Exercise app to control diabetes

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Apps could soon show type two diabetics the big impact exercise can have on blood sugar levels. (KFSN)

Scientists say they've come up with a way to show type two diabetics just how exercise can help them maintain healthy blood sugar levels. And the new technology is not only educational but also motivational; it's getting patients moving, too!

Edwin Espinel has managed his type two diabetes mostly with diet for more than 13 years. He's active but was surprised how much exercise affects his blood sugar.

"I knew it would help me, but I didn't know that it could actually bring down my glucose level almost immediately," Espinel explained.

Bryan Gibson's team at the University of Utah developed this interactive program to show type two diabetics the big impact exercise can have.

Bryan Gibson, DPT, Ph.D., Assistant Professor, Department of Biomedical Information at the University of Utah School of Medicine said, "You generally see around a 24, 25 percent drop in blood glucose within, say, half an hour of a walk."

More than 13 hundred people plugged basic information into the test web page, got a blood sugar curve, then moved the mouse to measure how they thought exercise affected things.

Doctor Gibson continued, "There are two ideas here: One is we want to motivate people by showing them this positive effect, that's kind of our main interest; But also, we want to measure people's beliefs with this Task of them drawing, what do they think would happen?"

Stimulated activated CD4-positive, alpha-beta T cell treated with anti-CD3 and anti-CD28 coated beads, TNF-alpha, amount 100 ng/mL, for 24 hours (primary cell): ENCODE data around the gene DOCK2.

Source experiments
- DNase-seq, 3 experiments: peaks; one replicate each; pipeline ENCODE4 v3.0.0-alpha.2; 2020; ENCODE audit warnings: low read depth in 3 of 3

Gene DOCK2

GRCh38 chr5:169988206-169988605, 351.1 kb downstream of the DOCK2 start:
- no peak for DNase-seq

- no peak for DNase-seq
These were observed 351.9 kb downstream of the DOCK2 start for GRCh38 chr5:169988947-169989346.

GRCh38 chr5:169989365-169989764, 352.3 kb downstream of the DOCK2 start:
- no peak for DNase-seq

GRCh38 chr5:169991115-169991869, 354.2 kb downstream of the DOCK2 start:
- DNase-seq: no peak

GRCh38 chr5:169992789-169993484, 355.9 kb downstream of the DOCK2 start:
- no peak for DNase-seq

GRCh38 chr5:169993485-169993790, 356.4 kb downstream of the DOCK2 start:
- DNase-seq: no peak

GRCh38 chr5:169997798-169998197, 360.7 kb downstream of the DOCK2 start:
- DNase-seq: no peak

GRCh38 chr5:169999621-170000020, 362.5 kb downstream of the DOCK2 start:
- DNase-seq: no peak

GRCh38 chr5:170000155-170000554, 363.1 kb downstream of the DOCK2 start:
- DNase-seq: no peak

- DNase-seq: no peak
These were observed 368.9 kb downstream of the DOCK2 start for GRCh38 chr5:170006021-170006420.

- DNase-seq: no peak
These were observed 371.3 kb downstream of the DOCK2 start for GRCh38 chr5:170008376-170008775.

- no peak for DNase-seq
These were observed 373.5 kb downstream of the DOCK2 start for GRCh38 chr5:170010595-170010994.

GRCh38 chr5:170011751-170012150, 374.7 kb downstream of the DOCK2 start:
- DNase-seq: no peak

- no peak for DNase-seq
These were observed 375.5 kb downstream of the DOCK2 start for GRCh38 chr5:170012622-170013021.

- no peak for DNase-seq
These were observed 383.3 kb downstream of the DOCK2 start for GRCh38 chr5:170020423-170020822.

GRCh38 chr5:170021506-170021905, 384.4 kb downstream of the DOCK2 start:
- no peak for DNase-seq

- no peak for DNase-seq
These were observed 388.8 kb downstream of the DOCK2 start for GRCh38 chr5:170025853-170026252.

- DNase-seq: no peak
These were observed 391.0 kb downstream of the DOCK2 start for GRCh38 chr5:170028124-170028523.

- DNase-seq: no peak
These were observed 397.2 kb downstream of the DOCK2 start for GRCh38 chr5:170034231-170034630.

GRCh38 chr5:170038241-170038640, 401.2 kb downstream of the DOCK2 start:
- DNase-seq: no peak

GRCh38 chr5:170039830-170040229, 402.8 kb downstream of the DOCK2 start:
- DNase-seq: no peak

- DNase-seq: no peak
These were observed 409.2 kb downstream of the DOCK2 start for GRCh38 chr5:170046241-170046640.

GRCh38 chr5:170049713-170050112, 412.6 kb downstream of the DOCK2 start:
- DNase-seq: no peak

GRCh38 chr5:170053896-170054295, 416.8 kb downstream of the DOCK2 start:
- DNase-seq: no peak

Gibson says people learned the real impact of walking and exercise and increased plans to walk by more than 30 minutes the next week. Edwin says an app for this can't come too soon.

"Having an application like that would actually give me a tool that can say, that can put the management of diabetes per se, in my hands," Espinel said.

Edwin will have to wait a bit longer while Doctor Gibson's team makes the app more patient-specific with glucose and activity monitors. They also want health care providers to be able to use the app for patient education. No timeline yet on when this might hit the market.

FOR MORE INFORMATION ON THIS REPORT, PLEASE CONTACT:
Stacy Kish
Stacy.kish@hsc.utah.edu

Bryan Gibson
Bryan.gibson@utah.edu
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